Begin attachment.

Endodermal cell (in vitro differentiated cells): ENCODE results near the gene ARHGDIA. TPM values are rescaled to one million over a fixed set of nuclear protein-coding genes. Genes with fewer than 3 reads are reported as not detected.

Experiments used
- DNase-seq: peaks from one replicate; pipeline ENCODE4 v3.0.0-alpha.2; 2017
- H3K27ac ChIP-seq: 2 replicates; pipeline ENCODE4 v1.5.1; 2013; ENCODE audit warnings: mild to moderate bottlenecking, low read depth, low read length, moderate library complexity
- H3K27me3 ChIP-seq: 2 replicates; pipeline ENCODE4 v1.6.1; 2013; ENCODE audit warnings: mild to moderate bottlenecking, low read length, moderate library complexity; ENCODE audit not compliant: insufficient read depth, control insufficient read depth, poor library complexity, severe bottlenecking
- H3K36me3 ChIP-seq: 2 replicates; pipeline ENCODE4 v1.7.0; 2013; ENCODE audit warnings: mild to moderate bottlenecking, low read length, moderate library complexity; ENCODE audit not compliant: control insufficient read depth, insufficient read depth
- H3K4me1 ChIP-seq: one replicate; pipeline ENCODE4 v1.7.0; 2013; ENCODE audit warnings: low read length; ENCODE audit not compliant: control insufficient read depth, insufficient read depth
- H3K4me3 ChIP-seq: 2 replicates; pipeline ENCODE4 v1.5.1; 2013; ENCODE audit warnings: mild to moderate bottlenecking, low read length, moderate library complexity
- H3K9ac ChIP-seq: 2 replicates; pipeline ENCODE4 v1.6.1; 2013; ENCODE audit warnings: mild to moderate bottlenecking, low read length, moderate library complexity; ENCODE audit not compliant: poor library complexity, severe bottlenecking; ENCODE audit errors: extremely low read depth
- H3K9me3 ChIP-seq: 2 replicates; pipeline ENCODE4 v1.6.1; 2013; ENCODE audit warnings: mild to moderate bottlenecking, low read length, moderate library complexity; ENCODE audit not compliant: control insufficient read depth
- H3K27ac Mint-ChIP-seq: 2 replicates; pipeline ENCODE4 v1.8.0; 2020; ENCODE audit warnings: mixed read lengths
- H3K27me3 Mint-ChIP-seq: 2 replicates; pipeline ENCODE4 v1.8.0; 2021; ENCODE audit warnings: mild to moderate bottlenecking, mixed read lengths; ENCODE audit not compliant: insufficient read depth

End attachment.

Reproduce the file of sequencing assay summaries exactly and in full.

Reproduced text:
Endodermal cell (in vitro differentiated cells): ENCODE results near the gene ARHGDIA. TPM values are rescaled to one million over a fixed set of nuclear protein-coding genes. Genes with fewer than 3 reads are reported as not detected.

Experiments used
- DNase-seq: peaks from one replicate; pipeline ENCODE4 v3.0.0-alpha.2; 2017
- H3K27ac ChIP-seq: 2 replicates; pipeline ENCODE4 v1.5.1; 2013; ENCODE audit warnings: mild to moderate bottlenecking, low read depth, low read length, moderate library complexity
- H3K27me3 ChIP-seq: 2 replicates; pipeline ENCODE4 v1.6.1; 2013; ENCODE audit warnings: mild to moderate bottlenecking, low read length, moderate library complexity; ENCODE audit not compliant: insufficient read depth, control insufficient read depth, poor library complexity, severe bottlenecking
- H3K36me3 ChIP-seq: 2 replicates; pipeline ENCODE4 v1.7.0; 2013; ENCODE audit warnings: mild to moderate bottlenecking, low read length, moderate library complexity; ENCODE audit not compliant: control insufficient read depth, insufficient read depth
- H3K4me1 ChIP-seq: one replicate; pipeline ENCODE4 v1.7.0; 2013; ENCODE audit warnings: low read length; ENCODE audit not compliant: control insufficient read depth, insufficient read depth
- H3K4me3 ChIP-seq: 2 replicates; pipeline ENCODE4 v1.5.1; 2013; ENCODE audit warnings: mild to moderate bottlenecking, low read length, moderate library complexity
- H3K9ac ChIP-seq: 2 replicates; pipeline ENCODE4 v1.6.1; 2013; ENCODE audit warnings: mild to moderate bottlenecking, low read length, moderate library complexity; ENCODE audit not compliant: poor library complexity, severe bottlenecking; ENCODE audit errors: extremely low read depth
- H3K9me3 ChIP-seq: 2 replicates; pipeline ENCODE4 v1.6.1; 2013; ENCODE audit warnings: mild to moderate bottlenecking, low read length, moderate library complexity; ENCODE audit not compliant: control insufficient read depth
- H3K27ac Mint-ChIP-seq: 2 replicates; pipeline ENCODE4 v1.8.0; 2020; ENCODE audit warnings: mixed read lengths
- H3K27me3 Mint-ChIP-seq: 2 replicates; pipeline ENCODE4 v1.8.0; 2021; ENCODE audit warnings: mild to moderate bottlenecking, mixed read lengths; ENCODE audit not compliant: insufficient read depth